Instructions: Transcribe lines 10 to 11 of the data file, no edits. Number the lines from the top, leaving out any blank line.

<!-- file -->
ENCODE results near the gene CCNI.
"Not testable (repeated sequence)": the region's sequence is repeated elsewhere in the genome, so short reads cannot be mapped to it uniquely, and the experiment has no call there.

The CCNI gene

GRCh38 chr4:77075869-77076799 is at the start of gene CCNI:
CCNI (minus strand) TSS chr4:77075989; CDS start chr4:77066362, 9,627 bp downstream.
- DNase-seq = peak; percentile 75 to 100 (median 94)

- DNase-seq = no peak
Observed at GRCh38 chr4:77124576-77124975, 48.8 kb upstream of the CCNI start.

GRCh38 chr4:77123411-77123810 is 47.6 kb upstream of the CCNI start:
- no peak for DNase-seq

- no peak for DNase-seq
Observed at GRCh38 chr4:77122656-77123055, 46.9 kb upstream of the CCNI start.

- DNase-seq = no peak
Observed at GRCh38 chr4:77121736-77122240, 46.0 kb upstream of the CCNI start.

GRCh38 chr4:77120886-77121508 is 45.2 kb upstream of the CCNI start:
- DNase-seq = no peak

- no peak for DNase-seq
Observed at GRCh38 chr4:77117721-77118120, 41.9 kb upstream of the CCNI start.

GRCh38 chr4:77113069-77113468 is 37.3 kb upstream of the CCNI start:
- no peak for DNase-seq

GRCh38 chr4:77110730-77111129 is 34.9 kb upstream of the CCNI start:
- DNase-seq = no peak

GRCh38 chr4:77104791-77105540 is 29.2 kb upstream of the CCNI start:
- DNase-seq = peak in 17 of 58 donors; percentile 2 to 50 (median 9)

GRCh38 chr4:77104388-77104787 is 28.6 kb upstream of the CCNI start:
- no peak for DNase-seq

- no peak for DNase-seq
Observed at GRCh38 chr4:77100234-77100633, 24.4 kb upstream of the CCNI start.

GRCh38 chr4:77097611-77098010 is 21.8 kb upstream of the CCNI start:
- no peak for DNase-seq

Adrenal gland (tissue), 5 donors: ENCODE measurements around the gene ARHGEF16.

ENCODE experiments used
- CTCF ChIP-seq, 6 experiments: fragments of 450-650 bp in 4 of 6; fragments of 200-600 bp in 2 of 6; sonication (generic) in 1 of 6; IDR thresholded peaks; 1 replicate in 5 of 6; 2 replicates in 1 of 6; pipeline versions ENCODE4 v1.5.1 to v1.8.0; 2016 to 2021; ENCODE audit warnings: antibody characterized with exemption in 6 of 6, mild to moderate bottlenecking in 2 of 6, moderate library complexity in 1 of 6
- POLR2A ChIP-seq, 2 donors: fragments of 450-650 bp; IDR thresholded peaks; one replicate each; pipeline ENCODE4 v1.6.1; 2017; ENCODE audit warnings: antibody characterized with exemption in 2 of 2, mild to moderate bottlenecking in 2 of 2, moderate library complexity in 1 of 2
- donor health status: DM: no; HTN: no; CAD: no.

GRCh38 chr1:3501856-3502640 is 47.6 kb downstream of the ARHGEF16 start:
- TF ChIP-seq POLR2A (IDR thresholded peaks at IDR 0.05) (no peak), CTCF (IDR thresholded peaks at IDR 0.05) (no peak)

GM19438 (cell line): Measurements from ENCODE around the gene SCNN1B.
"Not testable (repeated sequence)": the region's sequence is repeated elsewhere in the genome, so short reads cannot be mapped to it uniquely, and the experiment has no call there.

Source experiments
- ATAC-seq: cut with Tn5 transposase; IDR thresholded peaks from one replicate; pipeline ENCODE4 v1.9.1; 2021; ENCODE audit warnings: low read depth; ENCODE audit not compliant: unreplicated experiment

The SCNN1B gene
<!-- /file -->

- no peak for DNase-seq

- no peak for DNase-seq